OGIER V PADDON ON RUNNING ORDER ROW
Duo spar over conflicting views on who runs first
Sebastien Ogier and Hayden Paddon went head-to-head over the current road order rules as Ogier continues to run first on the road for the majority of World Championship events.
The hostility came to a head following the end-of-day press conference last Saturday. Paddon told Ogier he thought it might be better to keep talk of politics and regulations for private discussions – the press conference takes place in the service park and is watched by the general public.
Ogier told Paddon in no uncertain terms that he didn’t know what he was talking about. The pair momentarily squared up to each other before heading to their respective areas of the service park.
Ogier then apologised to Paddon when the pair went to retrieve their cars from parc ferme the next morning. He reportedly told Paddon: “I am sorry for my words, but you are still wrong…”
Ogier was leading the event until the fourth stage, where he dropped time on a road with more loose gravel. Saturday’s Los Gigantes stage was the worst for the Frenchman; he dropped 24 seconds to Paddon on that stage alone. Before team-mate Jari Matti Latvala crashed out, Ogier was 46.4s adrift of his stablemate.
“I am so bored of talking about this,” Ogier told MN. “I just wanted to finish this rally and go home to think about something else. Rallying is quite boring for me at the moment. We get good points for [second] place, but where is the sport? Yes, we can be champion again, but I know we deserve more than this. It’s completely unfair and not how the championship should be for me to run first on the road 80 per cent of the time.
“The problem is that it only comes from me and it’s the same story, but my point of view is always the same. For me, year after year, this championship is getting more and more a joke.”
Asked if he could understand Ogier’s perspective, Paddon told MN: “No. I’d quite happily trade with him to be first on the road, it would mean I was leading and winning championships. At the end of the day, somebody has to have that handicap and we have to have that handicap – it keeps the sport interesting. I went through years of national rallying being first on the road and it keeps it close and it keeps people in the game. For me, if it’s not Ogier sweeping the road, it’s going to be somebody at the back trying to make it in the sport – but they’ll never get the confidence, never get the speed, never get the recognition and that can’t be good for the sport. We need people coming through this sport.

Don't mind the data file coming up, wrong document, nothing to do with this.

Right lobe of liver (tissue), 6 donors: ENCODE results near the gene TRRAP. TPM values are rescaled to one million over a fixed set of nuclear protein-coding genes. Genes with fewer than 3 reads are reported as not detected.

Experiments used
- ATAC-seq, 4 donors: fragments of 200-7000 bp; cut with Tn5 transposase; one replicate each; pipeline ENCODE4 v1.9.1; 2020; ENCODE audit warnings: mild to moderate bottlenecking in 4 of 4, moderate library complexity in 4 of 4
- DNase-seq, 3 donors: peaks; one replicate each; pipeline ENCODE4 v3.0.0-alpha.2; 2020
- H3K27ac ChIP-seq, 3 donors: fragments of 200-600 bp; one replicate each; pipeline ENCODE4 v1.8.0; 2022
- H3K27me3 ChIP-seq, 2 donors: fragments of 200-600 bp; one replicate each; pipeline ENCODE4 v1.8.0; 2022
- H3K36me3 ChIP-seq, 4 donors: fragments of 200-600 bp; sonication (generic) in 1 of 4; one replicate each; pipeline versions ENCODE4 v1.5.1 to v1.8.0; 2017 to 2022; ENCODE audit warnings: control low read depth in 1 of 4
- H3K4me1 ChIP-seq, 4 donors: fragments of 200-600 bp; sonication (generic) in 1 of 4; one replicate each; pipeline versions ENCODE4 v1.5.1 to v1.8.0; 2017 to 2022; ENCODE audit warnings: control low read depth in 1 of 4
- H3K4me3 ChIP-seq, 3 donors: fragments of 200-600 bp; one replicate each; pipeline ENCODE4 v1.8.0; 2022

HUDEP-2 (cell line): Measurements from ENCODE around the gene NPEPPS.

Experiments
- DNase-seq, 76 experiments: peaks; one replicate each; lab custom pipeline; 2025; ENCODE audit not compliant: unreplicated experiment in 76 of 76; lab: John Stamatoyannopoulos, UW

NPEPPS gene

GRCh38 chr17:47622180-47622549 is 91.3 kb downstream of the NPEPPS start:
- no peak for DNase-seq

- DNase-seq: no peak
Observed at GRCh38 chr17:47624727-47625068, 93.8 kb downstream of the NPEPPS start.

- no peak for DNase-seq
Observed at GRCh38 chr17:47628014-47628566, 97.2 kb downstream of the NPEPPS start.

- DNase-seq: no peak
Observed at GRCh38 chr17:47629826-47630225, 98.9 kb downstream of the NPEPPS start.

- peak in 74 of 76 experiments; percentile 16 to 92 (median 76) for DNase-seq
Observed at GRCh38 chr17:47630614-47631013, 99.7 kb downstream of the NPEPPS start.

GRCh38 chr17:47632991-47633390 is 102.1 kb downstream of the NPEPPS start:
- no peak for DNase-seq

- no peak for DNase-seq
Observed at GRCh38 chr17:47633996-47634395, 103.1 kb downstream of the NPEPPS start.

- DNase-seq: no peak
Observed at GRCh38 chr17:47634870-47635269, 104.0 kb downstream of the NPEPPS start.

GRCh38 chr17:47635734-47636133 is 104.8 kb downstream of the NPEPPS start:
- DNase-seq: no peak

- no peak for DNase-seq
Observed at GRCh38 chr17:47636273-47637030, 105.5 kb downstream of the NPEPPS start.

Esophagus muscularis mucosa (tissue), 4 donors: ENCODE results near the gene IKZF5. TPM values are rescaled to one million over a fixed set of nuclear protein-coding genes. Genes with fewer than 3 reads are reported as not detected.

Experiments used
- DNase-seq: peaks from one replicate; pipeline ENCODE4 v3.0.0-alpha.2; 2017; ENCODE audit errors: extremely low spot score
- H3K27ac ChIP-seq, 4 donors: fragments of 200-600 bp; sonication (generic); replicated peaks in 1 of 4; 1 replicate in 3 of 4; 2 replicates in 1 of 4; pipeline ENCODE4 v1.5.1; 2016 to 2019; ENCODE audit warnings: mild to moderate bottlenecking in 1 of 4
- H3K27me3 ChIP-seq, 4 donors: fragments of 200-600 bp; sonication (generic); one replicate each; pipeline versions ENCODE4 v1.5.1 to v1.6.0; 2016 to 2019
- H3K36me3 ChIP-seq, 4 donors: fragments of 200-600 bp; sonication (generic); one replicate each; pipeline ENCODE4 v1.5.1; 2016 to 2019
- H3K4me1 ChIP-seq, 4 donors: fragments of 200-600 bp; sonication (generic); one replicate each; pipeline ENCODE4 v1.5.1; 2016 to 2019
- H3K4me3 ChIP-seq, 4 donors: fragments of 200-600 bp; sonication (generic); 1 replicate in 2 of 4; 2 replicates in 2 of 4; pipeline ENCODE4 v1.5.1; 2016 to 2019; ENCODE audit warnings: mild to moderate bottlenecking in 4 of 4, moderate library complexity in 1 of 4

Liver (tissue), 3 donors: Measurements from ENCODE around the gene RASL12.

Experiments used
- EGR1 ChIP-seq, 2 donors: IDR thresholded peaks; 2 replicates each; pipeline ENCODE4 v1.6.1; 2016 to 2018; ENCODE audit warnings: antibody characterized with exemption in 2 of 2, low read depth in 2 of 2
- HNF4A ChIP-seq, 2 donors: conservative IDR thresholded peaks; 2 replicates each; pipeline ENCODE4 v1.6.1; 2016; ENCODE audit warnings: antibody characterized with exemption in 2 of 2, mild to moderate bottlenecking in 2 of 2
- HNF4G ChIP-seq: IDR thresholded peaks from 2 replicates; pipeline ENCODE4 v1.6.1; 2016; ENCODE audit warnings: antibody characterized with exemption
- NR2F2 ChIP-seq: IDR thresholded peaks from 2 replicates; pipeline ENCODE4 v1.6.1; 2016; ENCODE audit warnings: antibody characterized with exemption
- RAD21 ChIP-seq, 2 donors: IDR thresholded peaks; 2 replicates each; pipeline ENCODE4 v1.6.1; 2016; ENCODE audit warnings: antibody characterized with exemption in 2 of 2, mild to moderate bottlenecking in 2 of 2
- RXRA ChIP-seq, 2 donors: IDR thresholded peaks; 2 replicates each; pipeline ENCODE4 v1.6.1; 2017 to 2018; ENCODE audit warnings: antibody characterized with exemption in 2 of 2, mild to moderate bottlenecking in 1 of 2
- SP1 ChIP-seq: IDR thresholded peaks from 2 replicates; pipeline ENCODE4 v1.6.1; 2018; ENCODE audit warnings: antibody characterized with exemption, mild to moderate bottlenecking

“If I was first on the road, I’d be leading the championship and I’d be quite happy. This is the fairest way. And anyway, look at the calendar: on seven rounds, it’s an advantage to be first on the road – you don’t hear us complaining on those rallies. If he doesn’t want to be first on the road, slow down and drop down the order.”
On the subject of the row with Paddon, Ogier said: “We talked about what was said and I apologised for my words. Sometimes these things happen when emotion is high, now this is behind us. All I can say is that he drove a great rally.”
WRC manager Jarmo Mahonen said there would be no change to the running order regulation this season – but the FIA will review the rules at the end of the year.
Mahonen said: “Of course we will meet about this again. I want to see the whole season, [to see if we] have been successful? Then we will look. I understand how he [Ogier] feels, I understand his frustration, but we have to see the bigger picture: we have to look after the whole championship.
“He [Ogier] doesn’t have to see the big picture and I understand that he has to be selfish – this is part of what makes him so successful. But nobody can say this has been bad for the sport. Look at the final day here in Argentina, we have a very exciting Sunday – we need this.”
Mahonen added that the rule change was implemented to make the championship closer.
He added: “Our intention was to decrease the gaps by not offering the best starting position to the best guy in the championship. Before this, the rallies could be over on Friday. We wanted to bring uncertainty and it seems we have done this. What is the championship if it finishes in the middle of the season? I would like to see it decided on the last round.”
WRC safety delegate Michele Mouton said the current regulation was helping to develop the younger drivers in the series.
“You can see this,” Mouton said. “Look at Kris [Meeke] here last year and now Hayden [Paddon] and some of the others. We know that he [Ogier] is at the top, but some of the others take confidence to fight against him. You can see some of the other drivers have already stopped to fight against him; you see this so easily when you are three or four minutes behind in nearly similar cars. For me, this shows they have given up. But for Kris and Hayden, this rule tells them they have a chance and they take it.”
Ogier and Paddon squared up on Saturday evening Ogier was fighting tough road sweeping conditions